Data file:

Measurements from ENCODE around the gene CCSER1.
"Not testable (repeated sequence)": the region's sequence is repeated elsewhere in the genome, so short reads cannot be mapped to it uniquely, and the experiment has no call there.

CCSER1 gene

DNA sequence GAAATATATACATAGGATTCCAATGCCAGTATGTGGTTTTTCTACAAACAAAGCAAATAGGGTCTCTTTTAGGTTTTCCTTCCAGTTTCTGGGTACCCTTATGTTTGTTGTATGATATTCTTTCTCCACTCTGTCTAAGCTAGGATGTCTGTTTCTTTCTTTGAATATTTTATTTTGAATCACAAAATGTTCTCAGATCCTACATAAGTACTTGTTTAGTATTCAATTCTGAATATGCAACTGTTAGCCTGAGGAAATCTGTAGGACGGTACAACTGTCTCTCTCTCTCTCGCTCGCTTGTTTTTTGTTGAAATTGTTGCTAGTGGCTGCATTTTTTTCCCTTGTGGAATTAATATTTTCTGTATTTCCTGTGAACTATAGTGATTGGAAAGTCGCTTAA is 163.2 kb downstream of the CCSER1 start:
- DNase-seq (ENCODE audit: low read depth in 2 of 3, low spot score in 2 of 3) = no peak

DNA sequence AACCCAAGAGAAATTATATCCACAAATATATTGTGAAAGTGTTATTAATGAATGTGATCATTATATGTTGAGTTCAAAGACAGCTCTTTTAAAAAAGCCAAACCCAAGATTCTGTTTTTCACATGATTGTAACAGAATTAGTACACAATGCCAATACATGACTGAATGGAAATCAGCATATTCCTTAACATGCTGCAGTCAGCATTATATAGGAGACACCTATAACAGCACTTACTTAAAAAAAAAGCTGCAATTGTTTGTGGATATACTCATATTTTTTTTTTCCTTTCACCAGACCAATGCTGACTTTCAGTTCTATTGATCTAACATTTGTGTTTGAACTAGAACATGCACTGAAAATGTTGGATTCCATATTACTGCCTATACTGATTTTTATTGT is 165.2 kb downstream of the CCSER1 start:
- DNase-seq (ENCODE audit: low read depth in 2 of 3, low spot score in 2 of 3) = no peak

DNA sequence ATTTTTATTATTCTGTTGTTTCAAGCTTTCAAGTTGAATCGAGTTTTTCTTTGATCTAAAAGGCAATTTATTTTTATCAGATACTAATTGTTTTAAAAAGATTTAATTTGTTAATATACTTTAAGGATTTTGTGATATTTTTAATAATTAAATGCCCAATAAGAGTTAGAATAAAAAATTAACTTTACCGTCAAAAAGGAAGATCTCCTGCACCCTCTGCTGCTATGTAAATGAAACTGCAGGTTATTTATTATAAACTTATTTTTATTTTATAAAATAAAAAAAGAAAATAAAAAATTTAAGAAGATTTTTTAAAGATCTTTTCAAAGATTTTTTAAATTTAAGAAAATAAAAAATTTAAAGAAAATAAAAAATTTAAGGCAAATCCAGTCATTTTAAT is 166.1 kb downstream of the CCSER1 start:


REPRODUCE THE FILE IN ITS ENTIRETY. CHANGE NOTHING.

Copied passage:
Measurements from ENCODE around the gene CCSER1.
"Not testable (repeated sequence)": the region's sequence is repeated elsewhere in the genome, so short reads cannot be mapped to it uniquely, and the experiment has no call there.

CCSER1 gene

DNA sequence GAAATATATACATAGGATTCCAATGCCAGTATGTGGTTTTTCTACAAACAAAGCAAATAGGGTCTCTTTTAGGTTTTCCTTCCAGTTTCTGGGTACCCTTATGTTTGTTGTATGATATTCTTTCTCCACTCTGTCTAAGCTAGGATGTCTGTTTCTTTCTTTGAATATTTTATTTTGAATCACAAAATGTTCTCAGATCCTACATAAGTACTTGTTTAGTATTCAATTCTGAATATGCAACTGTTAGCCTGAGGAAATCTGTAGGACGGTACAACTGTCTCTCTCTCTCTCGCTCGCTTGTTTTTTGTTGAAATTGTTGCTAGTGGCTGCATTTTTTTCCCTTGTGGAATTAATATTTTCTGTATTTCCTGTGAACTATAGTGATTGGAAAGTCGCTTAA is 163.2 kb downstream of the CCSER1 start:
- DNase-seq (ENCODE audit: low read depth in 2 of 3, low spot score in 2 of 3) = no peak

DNA sequence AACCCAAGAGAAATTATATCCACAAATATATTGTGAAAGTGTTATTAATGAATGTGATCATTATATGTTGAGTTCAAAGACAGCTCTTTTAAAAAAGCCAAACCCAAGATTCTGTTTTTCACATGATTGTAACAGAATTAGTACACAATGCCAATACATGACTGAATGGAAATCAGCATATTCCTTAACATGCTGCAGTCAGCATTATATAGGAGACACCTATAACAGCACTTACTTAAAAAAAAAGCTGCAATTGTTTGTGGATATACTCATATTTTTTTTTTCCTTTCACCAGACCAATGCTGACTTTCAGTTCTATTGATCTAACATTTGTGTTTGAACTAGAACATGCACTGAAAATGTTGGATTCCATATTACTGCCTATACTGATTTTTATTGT is 165.2 kb downstream of the CCSER1 start:
- DNase-seq (ENCODE audit: low read depth in 2 of 3, low spot score in 2 of 3) = no peak

DNA sequence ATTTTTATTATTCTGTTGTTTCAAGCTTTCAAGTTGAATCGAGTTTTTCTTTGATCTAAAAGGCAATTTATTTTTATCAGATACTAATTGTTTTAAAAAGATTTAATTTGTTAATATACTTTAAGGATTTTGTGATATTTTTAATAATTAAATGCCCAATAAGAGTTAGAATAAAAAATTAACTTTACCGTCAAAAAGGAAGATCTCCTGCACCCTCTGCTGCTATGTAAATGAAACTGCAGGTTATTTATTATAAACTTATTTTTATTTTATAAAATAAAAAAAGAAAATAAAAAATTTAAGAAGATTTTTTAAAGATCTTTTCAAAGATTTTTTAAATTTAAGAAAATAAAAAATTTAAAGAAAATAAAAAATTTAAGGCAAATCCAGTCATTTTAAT is 166.1 kb downstream of the CCSER1 start: